prostitution in nineteenth century manila (late spanish)

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  • 1. She is the chairperson of the Departmentof History, College of Social Sciencesand Philosophy (CSSP) of the University ofthe Philippines. She obtained her doctorate de troisiemecycle at the Ecoledes Haustes Etudes onScience Sociales in Paris, France and haswritten numerous articles exploringvarious issues Philippine social history.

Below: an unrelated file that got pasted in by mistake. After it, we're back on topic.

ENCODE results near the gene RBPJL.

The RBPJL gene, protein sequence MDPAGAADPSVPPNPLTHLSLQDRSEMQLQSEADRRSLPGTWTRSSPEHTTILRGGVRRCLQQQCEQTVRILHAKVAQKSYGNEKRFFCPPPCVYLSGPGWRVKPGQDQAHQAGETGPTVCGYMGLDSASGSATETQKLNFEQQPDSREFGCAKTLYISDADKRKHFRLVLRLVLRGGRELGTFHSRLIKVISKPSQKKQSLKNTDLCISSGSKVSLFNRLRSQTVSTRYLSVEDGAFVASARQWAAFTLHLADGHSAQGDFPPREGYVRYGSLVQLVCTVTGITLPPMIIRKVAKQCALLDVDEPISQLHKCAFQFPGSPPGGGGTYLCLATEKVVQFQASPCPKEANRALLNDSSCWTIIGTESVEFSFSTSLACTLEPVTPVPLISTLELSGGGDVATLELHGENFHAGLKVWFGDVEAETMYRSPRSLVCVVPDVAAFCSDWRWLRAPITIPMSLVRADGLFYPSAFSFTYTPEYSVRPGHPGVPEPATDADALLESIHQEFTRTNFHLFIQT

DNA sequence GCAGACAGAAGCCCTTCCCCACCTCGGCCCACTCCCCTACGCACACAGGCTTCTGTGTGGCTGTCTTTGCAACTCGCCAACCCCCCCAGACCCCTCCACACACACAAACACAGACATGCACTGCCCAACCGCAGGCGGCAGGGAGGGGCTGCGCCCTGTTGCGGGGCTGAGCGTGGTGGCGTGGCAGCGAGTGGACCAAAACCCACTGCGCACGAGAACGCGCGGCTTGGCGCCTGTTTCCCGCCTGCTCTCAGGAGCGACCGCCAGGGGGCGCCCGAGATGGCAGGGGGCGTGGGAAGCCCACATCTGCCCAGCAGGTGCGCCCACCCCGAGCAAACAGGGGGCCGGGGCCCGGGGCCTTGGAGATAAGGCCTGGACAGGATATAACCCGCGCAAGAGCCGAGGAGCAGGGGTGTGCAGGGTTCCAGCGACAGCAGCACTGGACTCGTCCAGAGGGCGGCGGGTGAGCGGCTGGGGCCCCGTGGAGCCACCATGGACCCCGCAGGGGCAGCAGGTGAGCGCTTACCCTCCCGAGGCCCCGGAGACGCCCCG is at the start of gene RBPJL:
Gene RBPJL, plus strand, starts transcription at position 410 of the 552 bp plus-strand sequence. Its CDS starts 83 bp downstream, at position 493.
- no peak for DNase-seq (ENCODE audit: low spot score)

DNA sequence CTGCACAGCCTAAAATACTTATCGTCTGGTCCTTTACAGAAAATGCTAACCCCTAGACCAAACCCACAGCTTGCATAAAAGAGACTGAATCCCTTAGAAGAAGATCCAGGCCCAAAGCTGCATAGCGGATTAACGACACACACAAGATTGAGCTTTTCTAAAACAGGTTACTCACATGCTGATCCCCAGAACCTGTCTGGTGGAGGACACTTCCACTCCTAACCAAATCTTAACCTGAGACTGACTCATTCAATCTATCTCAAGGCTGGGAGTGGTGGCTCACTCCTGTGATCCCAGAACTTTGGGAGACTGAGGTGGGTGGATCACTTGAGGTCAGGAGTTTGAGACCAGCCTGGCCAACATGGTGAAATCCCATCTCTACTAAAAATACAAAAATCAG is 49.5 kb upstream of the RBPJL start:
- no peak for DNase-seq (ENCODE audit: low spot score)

2. Her earlier publication, KasaysayangPanlipunan ng Manila (1765-1898) wonthe 1993 National Book Awards in thecategory of History. She is also the Director of the University ofthe Philippines (UP) Press. 3. This particular article talks about the LateSpanish period of Philippine History approximately in the 19th century. Itmentioned several documents dated onyear 1849. 4. Venereal diseases of 19th century Philippines Syphilis - A common venereal diseasecaused by the treponema pallidumspirochete; symptoms change throughprogressive stages; can be congenital(transmitted through the placenta) 5. Public awareness Advertisements of drugs for gonorrhea andsyphilis Medicines are available in drugstores (madein France)Arrests of Prostitutes Go far back as 1849 and even before. Deportation to Nueva Quipuzcua (Davao)and later to Isla de Balabac in Palawan. 6. Comisaria de Vigilancia and Carcel de Bilibid Runs thorough background check on allegedprostitutes. Runs health checks. If the alleged is infectedwith syphilis (and other venereal diseases), she isconfined at Hospital de San Juan de Diosinstead of Carcel de Bilibid. Punishments run from 10, 15, and 30 days, and/ordeportation. Most of the arrested (prostitutes) had previousapprehensions for estafa, illegalgambling, public disorder, and prostitution. Inside prison, they are subjected to hard labor. 7. Deportation Either Davao or Balabac Families petitions to the Governor General tospare family members accused ofprostitution from punishment of deportation. Mid 19th century, deportation was only forhabitual offenders 8. List of Deportees To Davao 9. List of Deportees To Balabac 10. Marriage Served to circumvent or avert deportation Means of reforming prostitutes.Social Profile of Prostitutes Most are in late teens or early twenties. Older prostitutes were married or widowed. Most have legitimate occupations(author suspects that the little income theyhave from these jobs drove them toprostitution) 11. Four categories:a) Under a prostitution houseb) Posted themselves in certain streetsc) Going to the homes of the clientsd) Renders services their own homes(author has questions on whether they wereseen obviously as prostitutes with theirappearances) 12. Popular Perception of Prostitutes Various names of prostitutes: prostituta,mujer publica, vagamunda, andindocumentada. Vagamunda reflected the roving lifestyle. Indocumentada because of inability toregister in a particular locality. 13. Conclusions of the Author Colonial authorities regulated prostitution tocheck the spread of venereal diseases andrespect public morals. Prostitution was viewed as livelihood bynatives. 14. Venereal diseases are rampant inareas of prostitution (denselypopulated areas) Reaction of family members about thepunishment of deportation shows theFilipino value of having close family ties. Low income drives women toprostitution. Southern regions of Philippines, whichare of lesser population are idealdeportation sites for prostitution. 15. It is important to have a historicalknowledge of how and why one of thesocial ills of Philippines (prostitution) haveexisted in the past and possibly postulatewhy it still continues to exist today.